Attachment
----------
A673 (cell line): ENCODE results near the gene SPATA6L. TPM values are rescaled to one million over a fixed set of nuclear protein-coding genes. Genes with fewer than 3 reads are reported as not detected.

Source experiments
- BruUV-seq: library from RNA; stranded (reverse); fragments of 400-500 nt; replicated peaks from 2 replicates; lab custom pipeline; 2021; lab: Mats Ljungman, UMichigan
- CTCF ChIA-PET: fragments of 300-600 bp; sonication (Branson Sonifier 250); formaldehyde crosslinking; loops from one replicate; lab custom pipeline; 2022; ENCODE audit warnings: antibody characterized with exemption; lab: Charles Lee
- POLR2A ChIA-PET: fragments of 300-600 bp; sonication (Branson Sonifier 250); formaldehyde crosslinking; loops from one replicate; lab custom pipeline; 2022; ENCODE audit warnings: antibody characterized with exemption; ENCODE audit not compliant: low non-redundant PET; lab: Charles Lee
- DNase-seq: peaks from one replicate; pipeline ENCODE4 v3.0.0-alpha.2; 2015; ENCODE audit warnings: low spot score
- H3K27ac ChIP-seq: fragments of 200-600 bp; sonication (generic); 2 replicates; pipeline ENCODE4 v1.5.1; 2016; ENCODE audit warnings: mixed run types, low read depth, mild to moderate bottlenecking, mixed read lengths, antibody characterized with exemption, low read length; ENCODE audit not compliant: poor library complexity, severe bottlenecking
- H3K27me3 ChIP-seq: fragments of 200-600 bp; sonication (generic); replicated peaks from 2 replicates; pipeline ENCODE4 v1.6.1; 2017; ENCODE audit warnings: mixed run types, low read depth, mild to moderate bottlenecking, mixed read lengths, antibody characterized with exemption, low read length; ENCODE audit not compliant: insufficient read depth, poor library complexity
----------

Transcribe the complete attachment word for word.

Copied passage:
A673 (cell line): ENCODE results near the gene SPATA6L. TPM values are rescaled to one million over a fixed set of nuclear protein-coding genes. Genes with fewer than 3 reads are reported as not detected.

Source experiments
- BruUV-seq: library from RNA; stranded (reverse); fragments of 400-500 nt; replicated peaks from 2 replicates; lab custom pipeline; 2021; lab: Mats Ljungman, UMichigan
- CTCF ChIA-PET: fragments of 300-600 bp; sonication (Branson Sonifier 250); formaldehyde crosslinking; loops from one replicate; lab custom pipeline; 2022; ENCODE audit warnings: antibody characterized with exemption; lab: Charles Lee
- POLR2A ChIA-PET: fragments of 300-600 bp; sonication (Branson Sonifier 250); formaldehyde crosslinking; loops from one replicate; lab custom pipeline; 2022; ENCODE audit warnings: antibody characterized with exemption; ENCODE audit not compliant: low non-redundant PET; lab: Charles Lee
- DNase-seq: peaks from one replicate; pipeline ENCODE4 v3.0.0-alpha.2; 2015; ENCODE audit warnings: low spot score
- H3K27ac ChIP-seq: fragments of 200-600 bp; sonication (generic); 2 replicates; pipeline ENCODE4 v1.5.1; 2016; ENCODE audit warnings: mixed run types, low read depth, mild to moderate bottlenecking, mixed read lengths, antibody characterized with exemption, low read length; ENCODE audit not compliant: poor library complexity, severe bottlenecking
- H3K27me3 ChIP-seq: fragments of 200-600 bp; sonication (generic); replicated peaks from 2 replicates; pipeline ENCODE4 v1.6.1; 2017; ENCODE audit warnings: mixed run types, low read depth, mild to moderate bottlenecking, mixed read lengths, antibody characterized with exemption, low read length; ENCODE audit not compliant: insufficient read depth, poor library complexity